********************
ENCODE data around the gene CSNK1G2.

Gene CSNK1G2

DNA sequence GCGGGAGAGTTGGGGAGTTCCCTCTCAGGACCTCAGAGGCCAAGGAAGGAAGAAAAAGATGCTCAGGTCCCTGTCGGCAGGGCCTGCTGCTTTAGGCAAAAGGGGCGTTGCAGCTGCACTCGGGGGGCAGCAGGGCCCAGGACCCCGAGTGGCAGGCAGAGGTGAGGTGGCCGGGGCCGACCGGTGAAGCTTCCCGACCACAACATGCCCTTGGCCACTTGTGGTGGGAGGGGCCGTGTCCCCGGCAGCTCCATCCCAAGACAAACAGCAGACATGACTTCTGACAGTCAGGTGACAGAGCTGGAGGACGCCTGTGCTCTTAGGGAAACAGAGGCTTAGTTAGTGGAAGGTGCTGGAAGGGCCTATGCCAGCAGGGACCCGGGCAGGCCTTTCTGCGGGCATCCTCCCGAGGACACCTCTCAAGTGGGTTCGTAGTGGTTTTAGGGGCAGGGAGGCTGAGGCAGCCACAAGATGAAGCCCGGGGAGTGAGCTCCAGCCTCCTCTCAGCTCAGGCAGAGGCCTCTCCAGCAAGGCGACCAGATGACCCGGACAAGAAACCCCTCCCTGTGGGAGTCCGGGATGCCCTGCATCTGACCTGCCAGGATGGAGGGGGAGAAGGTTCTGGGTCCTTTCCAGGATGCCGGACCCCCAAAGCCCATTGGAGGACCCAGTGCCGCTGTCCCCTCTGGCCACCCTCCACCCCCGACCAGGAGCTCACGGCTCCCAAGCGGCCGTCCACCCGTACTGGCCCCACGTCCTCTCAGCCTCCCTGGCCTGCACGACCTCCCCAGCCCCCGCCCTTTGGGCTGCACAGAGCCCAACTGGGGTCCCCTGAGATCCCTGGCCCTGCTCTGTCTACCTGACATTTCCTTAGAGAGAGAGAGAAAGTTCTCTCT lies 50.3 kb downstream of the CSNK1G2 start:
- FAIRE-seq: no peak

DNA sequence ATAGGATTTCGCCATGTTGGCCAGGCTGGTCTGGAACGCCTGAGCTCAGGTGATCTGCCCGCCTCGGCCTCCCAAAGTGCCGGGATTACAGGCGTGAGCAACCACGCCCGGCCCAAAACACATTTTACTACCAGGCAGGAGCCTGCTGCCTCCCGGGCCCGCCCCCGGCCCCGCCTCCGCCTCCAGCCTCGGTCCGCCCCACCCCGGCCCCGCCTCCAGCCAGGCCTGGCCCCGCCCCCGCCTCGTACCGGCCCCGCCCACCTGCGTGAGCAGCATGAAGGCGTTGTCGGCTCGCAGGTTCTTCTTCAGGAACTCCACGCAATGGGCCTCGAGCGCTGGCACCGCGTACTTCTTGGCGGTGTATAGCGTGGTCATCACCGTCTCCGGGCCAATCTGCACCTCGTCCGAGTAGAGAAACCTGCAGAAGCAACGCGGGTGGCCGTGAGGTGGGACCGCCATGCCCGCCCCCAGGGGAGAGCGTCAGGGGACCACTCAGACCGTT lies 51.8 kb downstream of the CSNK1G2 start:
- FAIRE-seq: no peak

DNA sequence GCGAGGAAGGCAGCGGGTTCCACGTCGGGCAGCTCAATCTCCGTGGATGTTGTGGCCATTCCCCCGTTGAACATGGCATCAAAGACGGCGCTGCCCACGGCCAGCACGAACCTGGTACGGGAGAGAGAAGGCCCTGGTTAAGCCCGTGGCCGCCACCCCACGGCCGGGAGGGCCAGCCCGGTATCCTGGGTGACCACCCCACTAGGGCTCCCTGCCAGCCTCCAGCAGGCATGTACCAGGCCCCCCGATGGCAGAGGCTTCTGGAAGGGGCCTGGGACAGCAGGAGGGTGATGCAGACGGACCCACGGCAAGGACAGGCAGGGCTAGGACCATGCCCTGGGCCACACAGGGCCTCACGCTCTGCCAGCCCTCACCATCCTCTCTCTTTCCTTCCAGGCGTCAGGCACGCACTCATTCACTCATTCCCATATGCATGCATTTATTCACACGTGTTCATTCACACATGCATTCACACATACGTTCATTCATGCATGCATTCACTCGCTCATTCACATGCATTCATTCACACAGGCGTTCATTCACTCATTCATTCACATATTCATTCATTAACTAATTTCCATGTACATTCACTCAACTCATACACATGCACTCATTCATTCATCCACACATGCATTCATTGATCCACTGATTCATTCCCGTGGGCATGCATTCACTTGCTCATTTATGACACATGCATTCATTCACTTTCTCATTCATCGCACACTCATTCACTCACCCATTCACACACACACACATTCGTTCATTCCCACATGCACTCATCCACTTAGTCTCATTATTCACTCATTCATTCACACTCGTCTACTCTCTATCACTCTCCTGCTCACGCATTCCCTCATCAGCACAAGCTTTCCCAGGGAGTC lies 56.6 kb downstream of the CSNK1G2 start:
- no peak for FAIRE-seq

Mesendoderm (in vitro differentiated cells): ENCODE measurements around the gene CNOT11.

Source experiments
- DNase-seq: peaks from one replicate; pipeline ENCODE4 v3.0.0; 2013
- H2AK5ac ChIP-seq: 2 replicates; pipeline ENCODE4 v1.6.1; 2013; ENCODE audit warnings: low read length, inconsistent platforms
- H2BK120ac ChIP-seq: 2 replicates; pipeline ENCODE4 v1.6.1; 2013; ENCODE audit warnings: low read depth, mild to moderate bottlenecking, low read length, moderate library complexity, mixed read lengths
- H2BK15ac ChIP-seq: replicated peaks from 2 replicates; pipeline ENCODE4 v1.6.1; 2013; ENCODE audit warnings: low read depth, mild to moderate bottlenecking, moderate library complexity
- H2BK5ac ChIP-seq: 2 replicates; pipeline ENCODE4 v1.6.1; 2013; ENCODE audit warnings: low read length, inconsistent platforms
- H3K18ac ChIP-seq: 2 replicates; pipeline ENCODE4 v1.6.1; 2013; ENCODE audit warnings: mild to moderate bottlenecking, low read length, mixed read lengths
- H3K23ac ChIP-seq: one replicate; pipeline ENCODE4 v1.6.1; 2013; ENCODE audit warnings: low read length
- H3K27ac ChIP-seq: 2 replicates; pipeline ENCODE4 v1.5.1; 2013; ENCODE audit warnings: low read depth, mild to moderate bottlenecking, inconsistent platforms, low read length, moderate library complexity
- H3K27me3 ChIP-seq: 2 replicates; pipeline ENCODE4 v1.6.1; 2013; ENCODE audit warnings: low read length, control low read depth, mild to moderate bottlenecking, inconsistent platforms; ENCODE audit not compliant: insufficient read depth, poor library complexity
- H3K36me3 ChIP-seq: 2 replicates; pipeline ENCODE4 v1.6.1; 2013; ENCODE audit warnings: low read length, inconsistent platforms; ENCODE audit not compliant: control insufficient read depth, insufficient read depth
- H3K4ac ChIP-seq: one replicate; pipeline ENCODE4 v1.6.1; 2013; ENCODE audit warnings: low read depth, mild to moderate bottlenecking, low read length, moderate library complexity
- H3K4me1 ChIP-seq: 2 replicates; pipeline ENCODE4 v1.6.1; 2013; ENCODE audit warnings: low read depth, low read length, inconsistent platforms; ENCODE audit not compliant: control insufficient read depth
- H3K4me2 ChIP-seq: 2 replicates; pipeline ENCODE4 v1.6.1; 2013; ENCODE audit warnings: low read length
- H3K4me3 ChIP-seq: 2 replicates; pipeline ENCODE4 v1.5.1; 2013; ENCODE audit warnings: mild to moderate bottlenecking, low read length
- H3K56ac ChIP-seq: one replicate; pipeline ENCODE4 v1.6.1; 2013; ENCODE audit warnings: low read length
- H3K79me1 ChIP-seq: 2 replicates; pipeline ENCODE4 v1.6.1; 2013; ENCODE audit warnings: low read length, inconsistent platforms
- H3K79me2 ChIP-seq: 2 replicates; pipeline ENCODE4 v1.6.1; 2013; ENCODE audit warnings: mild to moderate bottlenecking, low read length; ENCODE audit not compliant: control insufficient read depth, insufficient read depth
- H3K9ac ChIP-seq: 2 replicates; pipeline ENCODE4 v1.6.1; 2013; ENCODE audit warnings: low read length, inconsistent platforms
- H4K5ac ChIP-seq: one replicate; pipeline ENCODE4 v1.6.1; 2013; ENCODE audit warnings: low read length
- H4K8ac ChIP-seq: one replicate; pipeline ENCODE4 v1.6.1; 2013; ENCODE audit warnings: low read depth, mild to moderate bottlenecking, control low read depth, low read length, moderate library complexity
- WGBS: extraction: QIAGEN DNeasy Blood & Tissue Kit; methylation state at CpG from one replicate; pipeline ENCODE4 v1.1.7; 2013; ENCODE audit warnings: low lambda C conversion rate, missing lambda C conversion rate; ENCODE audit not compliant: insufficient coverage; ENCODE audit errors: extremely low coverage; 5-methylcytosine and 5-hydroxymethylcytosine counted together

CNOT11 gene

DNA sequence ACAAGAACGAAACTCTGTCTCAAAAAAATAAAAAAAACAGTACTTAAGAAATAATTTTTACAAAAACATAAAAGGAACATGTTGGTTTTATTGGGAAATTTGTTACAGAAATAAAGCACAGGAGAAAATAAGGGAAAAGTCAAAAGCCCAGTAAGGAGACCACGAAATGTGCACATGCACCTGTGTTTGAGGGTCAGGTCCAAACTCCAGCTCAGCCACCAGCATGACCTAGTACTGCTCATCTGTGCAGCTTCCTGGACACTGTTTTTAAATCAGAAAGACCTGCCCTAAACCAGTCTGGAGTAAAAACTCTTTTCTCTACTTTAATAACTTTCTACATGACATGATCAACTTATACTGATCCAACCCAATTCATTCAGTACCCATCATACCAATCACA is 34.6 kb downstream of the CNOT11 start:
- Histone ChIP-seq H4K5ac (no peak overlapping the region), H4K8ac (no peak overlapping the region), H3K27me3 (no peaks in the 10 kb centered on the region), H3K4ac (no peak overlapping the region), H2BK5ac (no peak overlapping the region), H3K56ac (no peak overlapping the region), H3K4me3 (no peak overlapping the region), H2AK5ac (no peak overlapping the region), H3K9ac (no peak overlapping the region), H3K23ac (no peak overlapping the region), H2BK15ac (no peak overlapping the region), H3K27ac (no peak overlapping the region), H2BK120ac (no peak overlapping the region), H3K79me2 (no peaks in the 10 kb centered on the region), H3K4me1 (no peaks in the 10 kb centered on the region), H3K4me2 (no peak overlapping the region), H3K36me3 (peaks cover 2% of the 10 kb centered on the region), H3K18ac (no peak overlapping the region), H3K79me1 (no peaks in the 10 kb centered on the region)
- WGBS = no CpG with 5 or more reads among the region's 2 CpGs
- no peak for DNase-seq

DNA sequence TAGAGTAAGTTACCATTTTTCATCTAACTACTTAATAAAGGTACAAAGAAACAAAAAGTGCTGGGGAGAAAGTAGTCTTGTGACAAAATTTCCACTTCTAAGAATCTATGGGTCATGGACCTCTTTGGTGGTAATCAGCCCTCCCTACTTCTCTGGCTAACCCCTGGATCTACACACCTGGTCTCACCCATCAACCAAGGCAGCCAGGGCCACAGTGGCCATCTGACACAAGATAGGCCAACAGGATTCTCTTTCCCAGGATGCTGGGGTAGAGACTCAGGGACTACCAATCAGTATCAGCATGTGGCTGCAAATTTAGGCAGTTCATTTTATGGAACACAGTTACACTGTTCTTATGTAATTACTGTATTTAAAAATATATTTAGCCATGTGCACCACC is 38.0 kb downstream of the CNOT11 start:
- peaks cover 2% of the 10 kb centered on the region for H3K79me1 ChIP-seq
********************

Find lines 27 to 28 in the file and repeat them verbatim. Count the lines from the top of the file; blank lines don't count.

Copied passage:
- H3K79me2 ChIP-seq: 2 replicates; pipeline ENCODE4 v1.6.1; 2013; ENCODE audit warnings: mild to moderate bottlenecking, low read length; ENCODE audit not compliant: control insufficient read depth, insufficient read depth
- H3K9ac ChIP-seq: 2 replicates; pipeline ENCODE4 v1.6.1; 2013; ENCODE audit warnings: low read length, inconsistent platforms